HSBC Beats RMBS Trustee Suit on Champerty Grounds
April 29, 2022
A long-running lawsuit accusing HSBC’s U.S. arm of failing to protect investors in pre-2008 residential mortgage-backed securitization trusts that it oversaw has become the latest such case against a bank to founder in New York federal court on champerty grounds.
In an opinion Thursday, Judge Lorna G. Schofield of the U.S. District Court for the Southern District of New York granted summary judgment to HSBC Bank USA NA at a critical bellwether phase of a larger residential mortgage-backed securities suit, ruling that the plaintiffs at issue had been assigned their claims with a litigious intent that violated New York’s ban on champerty — loosely, transactions contrived for the sole purpose of suing.
Those plaintiffs are several offshore investment vehicles, including Phoenix Light SF Ltd., whose similar cases against U.S. Bank NA, Bank of New York Mellon and Deutsche Bank National Trust Co. have suffered analogous defeats on the issue of champerty, which was found to be fatal to their standing.
“Plaintiffs have had a full and fair opportunity to litigate the issue of standing and champerty,” Judge Schofield wrote in her opinion. “No competing policy considerations counsel in favor of litigating these issues again.”
The investment vehicles’ suit against HSBC dates back to 2014 and focuses on the bank’s role as trustee for roughly 30 securities trusts formed before the 2008 financial crisis. As part of the bellwether phase, the proceedings were narrowed to a subset of several trusts.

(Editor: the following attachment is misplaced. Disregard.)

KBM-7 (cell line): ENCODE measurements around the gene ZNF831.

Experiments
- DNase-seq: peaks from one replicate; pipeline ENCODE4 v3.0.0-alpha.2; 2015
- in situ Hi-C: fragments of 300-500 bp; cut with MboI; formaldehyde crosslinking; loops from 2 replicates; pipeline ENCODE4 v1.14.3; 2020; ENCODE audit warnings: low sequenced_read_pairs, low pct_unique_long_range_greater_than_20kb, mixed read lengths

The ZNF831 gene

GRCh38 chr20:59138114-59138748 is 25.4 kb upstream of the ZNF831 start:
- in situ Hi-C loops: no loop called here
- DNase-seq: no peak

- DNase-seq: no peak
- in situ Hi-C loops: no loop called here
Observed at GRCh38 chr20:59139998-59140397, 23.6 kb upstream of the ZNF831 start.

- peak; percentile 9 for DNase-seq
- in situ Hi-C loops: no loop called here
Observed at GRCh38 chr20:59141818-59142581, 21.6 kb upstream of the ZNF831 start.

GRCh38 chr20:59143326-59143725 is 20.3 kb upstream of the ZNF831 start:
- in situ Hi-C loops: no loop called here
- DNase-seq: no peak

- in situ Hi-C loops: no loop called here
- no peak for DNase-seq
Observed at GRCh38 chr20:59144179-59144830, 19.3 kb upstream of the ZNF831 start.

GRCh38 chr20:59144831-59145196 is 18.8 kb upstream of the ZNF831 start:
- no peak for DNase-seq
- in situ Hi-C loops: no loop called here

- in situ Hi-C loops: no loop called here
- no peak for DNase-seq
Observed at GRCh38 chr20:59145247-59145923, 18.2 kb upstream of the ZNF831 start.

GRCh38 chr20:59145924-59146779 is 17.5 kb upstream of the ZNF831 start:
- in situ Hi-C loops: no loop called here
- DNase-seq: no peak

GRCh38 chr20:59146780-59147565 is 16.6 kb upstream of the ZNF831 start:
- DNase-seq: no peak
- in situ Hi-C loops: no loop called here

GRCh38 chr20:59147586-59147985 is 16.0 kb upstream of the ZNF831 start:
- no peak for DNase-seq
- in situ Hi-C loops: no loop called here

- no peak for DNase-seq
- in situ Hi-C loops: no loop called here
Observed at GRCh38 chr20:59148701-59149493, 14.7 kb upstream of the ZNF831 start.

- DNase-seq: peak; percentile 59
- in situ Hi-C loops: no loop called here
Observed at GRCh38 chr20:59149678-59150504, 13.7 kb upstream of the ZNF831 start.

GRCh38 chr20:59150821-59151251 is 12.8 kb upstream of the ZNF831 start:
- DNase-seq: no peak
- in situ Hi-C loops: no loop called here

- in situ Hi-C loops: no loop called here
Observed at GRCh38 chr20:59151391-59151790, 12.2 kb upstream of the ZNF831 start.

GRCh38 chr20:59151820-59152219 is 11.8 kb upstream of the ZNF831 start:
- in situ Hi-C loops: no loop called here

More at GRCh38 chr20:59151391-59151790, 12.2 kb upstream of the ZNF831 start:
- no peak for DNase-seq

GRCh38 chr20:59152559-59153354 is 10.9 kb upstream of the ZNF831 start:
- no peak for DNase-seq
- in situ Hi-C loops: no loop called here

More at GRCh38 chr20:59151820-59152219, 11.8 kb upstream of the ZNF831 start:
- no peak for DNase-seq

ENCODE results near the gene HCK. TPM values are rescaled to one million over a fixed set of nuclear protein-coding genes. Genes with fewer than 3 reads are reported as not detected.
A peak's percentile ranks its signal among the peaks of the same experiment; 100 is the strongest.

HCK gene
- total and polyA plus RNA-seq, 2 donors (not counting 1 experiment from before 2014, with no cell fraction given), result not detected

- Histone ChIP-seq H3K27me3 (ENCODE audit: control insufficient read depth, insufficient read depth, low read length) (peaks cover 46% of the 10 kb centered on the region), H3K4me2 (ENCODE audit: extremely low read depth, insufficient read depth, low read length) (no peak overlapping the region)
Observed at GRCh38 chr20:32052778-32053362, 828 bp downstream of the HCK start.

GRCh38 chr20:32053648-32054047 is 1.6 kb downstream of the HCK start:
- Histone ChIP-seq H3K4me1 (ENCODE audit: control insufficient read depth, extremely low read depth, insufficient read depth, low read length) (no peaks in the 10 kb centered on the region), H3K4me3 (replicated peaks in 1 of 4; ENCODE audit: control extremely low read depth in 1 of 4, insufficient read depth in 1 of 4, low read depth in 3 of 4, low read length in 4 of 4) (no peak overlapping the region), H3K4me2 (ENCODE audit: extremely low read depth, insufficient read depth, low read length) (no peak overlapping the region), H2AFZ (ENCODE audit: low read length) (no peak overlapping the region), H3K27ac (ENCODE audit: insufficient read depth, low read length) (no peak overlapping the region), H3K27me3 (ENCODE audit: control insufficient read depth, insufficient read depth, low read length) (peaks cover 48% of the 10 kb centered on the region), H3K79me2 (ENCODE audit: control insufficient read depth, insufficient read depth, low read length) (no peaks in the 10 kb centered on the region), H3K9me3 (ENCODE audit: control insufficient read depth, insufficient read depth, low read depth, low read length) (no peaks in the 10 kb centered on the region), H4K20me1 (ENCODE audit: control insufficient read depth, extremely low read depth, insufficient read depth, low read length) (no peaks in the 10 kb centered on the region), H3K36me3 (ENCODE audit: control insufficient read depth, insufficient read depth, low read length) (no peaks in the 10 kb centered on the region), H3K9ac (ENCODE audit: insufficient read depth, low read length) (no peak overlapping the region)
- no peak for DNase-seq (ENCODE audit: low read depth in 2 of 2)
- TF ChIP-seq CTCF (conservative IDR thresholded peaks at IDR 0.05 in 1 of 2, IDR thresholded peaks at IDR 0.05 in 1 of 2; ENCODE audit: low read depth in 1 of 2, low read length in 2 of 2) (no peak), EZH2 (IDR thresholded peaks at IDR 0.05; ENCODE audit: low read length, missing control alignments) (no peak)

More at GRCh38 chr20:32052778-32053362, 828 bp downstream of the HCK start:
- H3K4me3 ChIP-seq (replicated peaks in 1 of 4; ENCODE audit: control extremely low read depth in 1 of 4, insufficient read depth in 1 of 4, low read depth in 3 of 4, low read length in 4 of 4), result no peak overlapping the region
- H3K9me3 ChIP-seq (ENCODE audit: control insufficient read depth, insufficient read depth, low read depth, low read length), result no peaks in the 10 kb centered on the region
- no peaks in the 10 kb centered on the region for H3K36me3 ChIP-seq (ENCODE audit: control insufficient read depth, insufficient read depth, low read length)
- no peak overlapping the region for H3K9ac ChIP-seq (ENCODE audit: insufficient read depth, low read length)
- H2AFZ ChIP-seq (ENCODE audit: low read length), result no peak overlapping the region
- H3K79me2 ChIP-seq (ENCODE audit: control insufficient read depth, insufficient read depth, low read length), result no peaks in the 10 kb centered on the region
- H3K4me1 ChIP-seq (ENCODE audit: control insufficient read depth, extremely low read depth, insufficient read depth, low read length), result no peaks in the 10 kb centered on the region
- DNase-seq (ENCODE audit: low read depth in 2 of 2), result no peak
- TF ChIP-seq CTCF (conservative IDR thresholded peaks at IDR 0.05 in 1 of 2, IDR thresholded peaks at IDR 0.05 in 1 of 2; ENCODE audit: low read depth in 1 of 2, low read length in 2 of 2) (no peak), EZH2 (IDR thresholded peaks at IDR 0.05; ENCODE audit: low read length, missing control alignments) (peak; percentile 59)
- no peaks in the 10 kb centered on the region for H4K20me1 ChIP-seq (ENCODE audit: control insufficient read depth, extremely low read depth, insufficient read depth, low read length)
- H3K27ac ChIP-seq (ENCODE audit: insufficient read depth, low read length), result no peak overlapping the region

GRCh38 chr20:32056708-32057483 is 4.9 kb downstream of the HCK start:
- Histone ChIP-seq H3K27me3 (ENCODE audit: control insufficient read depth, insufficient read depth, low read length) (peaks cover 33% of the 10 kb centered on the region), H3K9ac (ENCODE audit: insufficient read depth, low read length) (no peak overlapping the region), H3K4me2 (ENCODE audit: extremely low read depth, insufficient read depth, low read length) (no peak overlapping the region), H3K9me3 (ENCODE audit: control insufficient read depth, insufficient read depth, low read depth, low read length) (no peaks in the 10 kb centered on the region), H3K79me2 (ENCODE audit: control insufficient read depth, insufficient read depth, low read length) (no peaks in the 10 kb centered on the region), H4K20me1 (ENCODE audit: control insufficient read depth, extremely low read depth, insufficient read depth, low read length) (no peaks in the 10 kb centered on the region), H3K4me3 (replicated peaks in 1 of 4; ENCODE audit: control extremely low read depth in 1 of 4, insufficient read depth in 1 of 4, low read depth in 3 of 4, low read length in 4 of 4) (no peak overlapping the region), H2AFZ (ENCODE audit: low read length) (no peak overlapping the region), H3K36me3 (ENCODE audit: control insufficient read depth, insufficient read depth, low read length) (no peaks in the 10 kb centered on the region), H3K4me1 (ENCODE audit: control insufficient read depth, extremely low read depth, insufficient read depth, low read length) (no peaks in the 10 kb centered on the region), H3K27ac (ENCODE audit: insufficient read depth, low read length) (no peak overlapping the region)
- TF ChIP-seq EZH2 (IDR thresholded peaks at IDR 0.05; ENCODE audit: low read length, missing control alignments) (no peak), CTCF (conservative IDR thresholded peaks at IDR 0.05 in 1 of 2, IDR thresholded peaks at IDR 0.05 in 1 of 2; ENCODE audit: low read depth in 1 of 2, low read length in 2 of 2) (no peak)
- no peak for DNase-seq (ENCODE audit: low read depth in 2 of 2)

The suit alleged that HSBC had failed as a trustee to properly police the rusts when shoddy loan underwriting and other problems with the underlying assets began to emerge, causing the plaintiffs’ certificates in the trusts to lose hundreds of millions of dollars in value.
But Phoenix Light and the other investment vehicle plaintiffs are issuers of collateralized debt obligations, which essentially resecuritized these certificates. In 2015, it was ruled that the litigation rights on these certificates belonged not to the plaintiffs, but to the trustees of their debt obligations.
Although the plaintiffs got the trustees to reassign these litigation rights back to them and filed an amended complaint reflecting this, Judge Schofield said Thursday that this reassignment ran afoul of New York’s champerty ban because it was clearly done “for the purpose of bringing this lawsuit.”
“Plaintiffs maintain that they have standing because the litigation rights were reassigned back to plaintiffs,” the judge wrote in her ruling. “This argument fails because the reassignment was champertous under New York law and therefore void.”
Counsel for the plaintiffs and an HSBC spokesperson declined to comment Friday.
Phoenix Light and the other plaintiffs are represented by David H. Wollmuth, Steven S. Fitzgerald, Ryan A. Kane and Sean P. McGonigle of Wollmuth Maher & Deutsch LLP.
HSBC Bank USA is represented by George A. Borden, Kevin M. Hodges, Andrew W. Rudge and Edward C. Reddington of Williams & Connolly LLP.
The case is Phoenix Light SF Ltd. et al. v. HSBC Bank USA NA, case number 1:14-cv-10101, in the U.S. District Court for the Southern District of New York.
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